Question submitted by Tom, San Diego - CA
|A: Hi Tom :),
Feeling lucky today I see LOL (you asked 2 questions so you cheated a bit but we will let it slide - only for this once though ;) ).
OK, let's tackle question #1:
Why I don't recommend putting other creatures with your bettas:
unless you have a large tank, adding more critters to a small confined environment will not make the respective critters happier. Less space for each of them, more pollution in most cases. More critters = more stress for each of them, as they have to compete for food, space, territories. What most people do not know is that fish in a community tank will be more stressed than ones living alone (or with very few other fish). They will have more of a tendency to get sick (at least the ones that get picked on will). Having to dodge other fish biting at you (or in this case, shrimp!) all day is no fun, and it takes its toll in the end.
bettas are hard to match with other critters because either the betta will pick on them (tried snails once and the bettas ate them!) or the betta will be picked on by them (as many people find out after adding a seemingly innocent looking tropical fish to a betta's tank).
|what works for one person might not work for another. Each fish has its own personality, and some are more aggressive than others of the same specie, same goes I suppose, for shrimp.
|for me I do not see the interest in adding other fish to my tanks because bettas are so beautiful they do not need anything else to improve the visuals of their set-up. I prefer to focus on the bettas and make sure they have full complete undivided attention and priority.
|a betta that is being picked on will promptly become stressed and this will lower its immune system and it is likely to come down with a bunch of headaches for you (fin rot, fungus, ich, bacterial outbreaks, etc...), most of which are resident in your water and just waiting for an opportunity to take over your fish. Remember that the only thing stopping them from taking over is your fish's immune system. So keeping that immune system happy and strong is a MUST.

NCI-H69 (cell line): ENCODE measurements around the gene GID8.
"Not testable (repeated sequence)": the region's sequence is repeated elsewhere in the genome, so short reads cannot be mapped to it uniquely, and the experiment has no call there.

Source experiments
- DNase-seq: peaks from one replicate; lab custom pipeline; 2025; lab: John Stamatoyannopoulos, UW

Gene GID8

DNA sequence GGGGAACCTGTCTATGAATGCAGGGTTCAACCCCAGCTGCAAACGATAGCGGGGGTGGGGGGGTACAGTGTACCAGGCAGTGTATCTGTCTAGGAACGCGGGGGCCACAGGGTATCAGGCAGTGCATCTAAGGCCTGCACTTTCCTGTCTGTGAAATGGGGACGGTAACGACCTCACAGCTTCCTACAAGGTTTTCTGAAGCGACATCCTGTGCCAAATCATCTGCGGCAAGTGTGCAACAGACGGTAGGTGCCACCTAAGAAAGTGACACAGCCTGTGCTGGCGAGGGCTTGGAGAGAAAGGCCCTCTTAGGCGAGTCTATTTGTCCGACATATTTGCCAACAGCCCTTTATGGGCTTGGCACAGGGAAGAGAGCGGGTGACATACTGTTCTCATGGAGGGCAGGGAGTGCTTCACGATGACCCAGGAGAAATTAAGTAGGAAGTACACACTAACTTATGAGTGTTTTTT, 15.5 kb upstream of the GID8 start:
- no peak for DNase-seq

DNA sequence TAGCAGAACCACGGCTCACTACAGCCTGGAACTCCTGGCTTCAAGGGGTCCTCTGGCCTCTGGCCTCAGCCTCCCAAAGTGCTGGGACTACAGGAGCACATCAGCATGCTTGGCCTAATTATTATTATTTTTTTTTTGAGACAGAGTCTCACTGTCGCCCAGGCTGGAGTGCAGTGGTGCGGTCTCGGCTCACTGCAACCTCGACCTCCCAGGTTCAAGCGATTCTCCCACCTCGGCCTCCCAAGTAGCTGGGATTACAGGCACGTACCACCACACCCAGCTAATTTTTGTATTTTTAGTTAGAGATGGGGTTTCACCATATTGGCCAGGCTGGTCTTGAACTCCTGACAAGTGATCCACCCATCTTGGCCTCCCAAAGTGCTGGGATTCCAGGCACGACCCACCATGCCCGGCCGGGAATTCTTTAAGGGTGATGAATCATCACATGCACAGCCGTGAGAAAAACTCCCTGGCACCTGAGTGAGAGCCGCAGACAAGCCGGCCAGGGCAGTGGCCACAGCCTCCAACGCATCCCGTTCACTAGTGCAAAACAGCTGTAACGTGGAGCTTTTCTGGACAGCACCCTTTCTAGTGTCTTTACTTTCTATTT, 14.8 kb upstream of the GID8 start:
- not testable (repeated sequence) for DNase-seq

|Bettas also have delicate, long fins which are a great target for other critters. They will get damaged easily and once damaged, rot can set in the wounded area and will be hard to get rid of. Is it worth it? I mean, I like shrimp, too, but usually with cocktail sauce LOL.
|if you want your bettas to be happy, just get another betta in another jar and place it near so they can see each other and interact. And this way no one gets picked on.
In short my answer to question #1 is remove the shrimp and take them back to the store. (no, no do not eat the poor little thangs LOL)
Question #2 (and I'll keep it short)
Curling of the fins has been out there forever. It is not a desirable trait, but many fish, as the fins grow longer will get curled endings. We aim to breed it out of our strains and usually most of our bettas will not curl. But it is often seen still, especially with fish with heavy finnage. As for pet store bettas, they are not bred selectively and the hatcheries in the Far East do not care if fins curl or not, for as long as they get their 30 cent a betta and ship a zillion of them out to the US. And that's also why you pay $4 a betta (as opposed to say, $40). hence you might see a whole lot of curled fins in pet store bettas. Since you should never breed them anyways, it probably doesn't matter ;).
Hope above helped.
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